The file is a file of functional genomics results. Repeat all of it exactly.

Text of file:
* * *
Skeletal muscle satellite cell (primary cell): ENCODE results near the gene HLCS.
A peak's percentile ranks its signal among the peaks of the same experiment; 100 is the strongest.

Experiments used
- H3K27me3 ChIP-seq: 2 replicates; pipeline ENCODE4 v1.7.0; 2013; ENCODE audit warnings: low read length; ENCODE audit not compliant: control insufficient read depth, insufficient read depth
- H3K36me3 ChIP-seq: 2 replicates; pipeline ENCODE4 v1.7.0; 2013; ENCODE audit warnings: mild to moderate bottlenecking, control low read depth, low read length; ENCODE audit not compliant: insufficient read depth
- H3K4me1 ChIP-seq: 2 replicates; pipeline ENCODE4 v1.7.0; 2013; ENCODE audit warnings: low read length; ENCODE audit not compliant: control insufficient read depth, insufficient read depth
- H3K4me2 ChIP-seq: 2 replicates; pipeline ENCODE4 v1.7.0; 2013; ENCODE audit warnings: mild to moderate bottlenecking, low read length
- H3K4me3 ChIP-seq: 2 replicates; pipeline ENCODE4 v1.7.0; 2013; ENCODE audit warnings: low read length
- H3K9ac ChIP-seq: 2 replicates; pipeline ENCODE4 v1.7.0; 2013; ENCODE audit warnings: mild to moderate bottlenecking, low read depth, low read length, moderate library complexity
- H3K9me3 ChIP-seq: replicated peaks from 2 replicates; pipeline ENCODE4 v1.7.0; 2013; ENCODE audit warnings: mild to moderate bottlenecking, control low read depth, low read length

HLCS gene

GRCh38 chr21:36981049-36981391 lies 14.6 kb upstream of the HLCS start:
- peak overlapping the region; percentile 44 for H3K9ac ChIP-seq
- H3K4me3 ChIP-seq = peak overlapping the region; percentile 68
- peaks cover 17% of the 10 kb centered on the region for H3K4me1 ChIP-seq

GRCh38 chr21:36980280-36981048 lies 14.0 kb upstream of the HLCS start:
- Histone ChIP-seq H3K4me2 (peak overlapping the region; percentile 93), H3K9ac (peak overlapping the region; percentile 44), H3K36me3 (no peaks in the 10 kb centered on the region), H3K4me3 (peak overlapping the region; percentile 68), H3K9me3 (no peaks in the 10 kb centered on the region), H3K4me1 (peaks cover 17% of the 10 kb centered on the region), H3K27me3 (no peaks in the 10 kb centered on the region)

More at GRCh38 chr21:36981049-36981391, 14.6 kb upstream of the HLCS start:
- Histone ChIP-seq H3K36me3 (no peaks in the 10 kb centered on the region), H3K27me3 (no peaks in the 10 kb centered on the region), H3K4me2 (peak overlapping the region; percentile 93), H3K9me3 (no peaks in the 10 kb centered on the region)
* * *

Skeletal muscle satellite cell (primary cell): ENCODE results near the gene HLCS.
A peak's percentile ranks its signal among the peaks of the same experiment; 100 is the strongest.

Experiments used
- H3K27me3 ChIP-seq: 2 replicates; pipeline ENCODE4 v1.7.0; 2013; ENCODE audit warnings: low read length; ENCODE audit not compliant: control insufficient read depth, insufficient read depth
- H3K36me3 ChIP-seq: 2 replicates; pipeline ENCODE4 v1.7.0; 2013; ENCODE audit warnings: mild to moderate bottlenecking, control low read depth, low read length; ENCODE audit not compliant: insufficient read depth
- H3K4me1 ChIP-seq: 2 replicates; pipeline ENCODE4 v1.7.0; 2013; ENCODE audit warnings: low read length; ENCODE audit not compliant: control insufficient read depth, insufficient read depth
- H3K4me2 ChIP-seq: 2 replicates; pipeline ENCODE4 v1.7.0; 2013; ENCODE audit warnings: mild to moderate bottlenecking, low read length
- H3K4me3 ChIP-seq: 2 replicates; pipeline ENCODE4 v1.7.0; 2013; ENCODE audit warnings: low read length
- H3K9ac ChIP-seq: 2 replicates; pipeline ENCODE4 v1.7.0; 2013; ENCODE audit warnings: mild to moderate bottlenecking, low read depth, low read length, moderate library complexity
- H3K9me3 ChIP-seq: replicated peaks from 2 replicates; pipeline ENCODE4 v1.7.0; 2013; ENCODE audit warnings: mild to moderate bottlenecking, control low read depth, low read length

HLCS gene

GRCh38 chr21:36981049-36981391 lies 14.6 kb upstream of the HLCS start:
- peak overlapping the region; percentile 44 for H3K9ac ChIP-seq
- H3K4me3 ChIP-seq = peak overlapping the region; percentile 68
- peaks cover 17% of the 10 kb centered on the region for H3K4me1 ChIP-seq

GRCh38 chr21:36980280-36981048 lies 14.0 kb upstream of the HLCS start:
- Histone ChIP-seq H3K4me2 (peak overlapping the region; percentile 93), H3K9ac (peak overlapping the region; percentile 44), H3K36me3 (no peaks in the 10 kb centered on the region), H3K4me3 (peak overlapping the region; percentile 68), H3K9me3 (no peaks in the 10 kb centered on the region), H3K4me1 (peaks cover 17% of the 10 kb centered on the region), H3K27me3 (no peaks in the 10 kb centered on the region)

More at GRCh38 chr21:36981049-36981391, 14.6 kb upstream of the HLCS start:
- Histone ChIP-seq H3K36me3 (no peaks in the 10 kb centered on the region), H3K27me3 (no peaks in the 10 kb centered on the region), H3K4me2 (peak overlapping the region; percentile 93), H3K9me3 (no peaks in the 10 kb centered on the region)